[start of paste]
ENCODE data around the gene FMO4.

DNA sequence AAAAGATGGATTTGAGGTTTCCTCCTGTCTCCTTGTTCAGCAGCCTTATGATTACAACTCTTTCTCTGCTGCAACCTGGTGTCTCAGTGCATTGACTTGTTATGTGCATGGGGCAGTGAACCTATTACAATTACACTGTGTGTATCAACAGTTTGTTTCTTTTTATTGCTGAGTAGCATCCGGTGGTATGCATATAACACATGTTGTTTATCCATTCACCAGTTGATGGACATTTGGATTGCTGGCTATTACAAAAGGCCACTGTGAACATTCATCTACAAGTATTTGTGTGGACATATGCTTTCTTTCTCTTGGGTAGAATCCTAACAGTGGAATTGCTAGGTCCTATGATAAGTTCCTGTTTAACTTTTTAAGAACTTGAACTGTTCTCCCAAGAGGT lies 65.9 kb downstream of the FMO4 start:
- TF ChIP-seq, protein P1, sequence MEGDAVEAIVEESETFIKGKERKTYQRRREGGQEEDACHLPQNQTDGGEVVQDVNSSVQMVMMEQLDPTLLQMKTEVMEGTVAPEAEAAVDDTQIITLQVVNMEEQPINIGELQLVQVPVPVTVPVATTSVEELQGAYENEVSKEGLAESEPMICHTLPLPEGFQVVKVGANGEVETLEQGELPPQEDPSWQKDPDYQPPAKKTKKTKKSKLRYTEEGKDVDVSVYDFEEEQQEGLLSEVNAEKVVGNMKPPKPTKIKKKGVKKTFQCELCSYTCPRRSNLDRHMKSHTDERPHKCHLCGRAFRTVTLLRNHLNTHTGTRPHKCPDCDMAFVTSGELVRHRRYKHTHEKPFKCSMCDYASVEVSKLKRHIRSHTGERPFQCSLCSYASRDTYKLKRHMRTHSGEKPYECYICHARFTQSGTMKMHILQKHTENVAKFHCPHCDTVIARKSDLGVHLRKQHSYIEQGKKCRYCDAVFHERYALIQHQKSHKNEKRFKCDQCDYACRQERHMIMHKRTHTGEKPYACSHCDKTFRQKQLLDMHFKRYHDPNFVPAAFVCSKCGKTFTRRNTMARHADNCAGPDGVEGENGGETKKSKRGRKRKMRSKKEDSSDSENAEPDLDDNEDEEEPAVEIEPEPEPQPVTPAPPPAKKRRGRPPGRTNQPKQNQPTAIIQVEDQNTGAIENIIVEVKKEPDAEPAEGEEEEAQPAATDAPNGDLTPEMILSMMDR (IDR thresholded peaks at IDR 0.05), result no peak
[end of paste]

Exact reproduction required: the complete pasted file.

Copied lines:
ENCODE data around the gene FMO4.

DNA sequence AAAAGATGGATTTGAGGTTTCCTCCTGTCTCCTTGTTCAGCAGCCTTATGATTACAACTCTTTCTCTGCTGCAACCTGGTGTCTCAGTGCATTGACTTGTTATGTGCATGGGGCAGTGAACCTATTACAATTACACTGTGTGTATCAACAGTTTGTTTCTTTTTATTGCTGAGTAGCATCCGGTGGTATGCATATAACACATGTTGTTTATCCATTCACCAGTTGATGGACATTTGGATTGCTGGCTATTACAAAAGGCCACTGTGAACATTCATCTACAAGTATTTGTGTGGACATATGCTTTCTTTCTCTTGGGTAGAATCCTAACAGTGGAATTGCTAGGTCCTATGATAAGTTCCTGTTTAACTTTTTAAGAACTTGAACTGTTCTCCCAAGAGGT lies 65.9 kb downstream of the FMO4 start:
- TF ChIP-seq, protein P1, sequence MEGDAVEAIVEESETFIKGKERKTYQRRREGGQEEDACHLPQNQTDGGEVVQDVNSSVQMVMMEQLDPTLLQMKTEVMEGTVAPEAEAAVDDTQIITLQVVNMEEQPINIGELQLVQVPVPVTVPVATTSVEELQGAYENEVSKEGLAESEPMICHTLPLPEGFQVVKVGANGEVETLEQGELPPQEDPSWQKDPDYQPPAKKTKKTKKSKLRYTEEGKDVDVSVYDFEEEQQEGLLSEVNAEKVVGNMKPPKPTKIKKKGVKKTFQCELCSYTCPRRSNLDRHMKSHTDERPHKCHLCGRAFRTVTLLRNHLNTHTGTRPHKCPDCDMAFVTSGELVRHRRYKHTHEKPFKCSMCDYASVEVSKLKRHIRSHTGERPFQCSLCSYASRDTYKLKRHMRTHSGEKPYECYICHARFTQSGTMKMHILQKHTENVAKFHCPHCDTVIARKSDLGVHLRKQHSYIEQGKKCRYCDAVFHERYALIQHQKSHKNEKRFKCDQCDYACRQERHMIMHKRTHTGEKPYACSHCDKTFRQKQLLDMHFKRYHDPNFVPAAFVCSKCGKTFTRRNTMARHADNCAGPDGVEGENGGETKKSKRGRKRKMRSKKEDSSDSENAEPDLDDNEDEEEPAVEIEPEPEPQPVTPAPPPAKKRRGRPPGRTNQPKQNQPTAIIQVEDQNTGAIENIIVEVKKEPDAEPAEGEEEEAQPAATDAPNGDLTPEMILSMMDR (IDR thresholded peaks at IDR 0.05), result no peak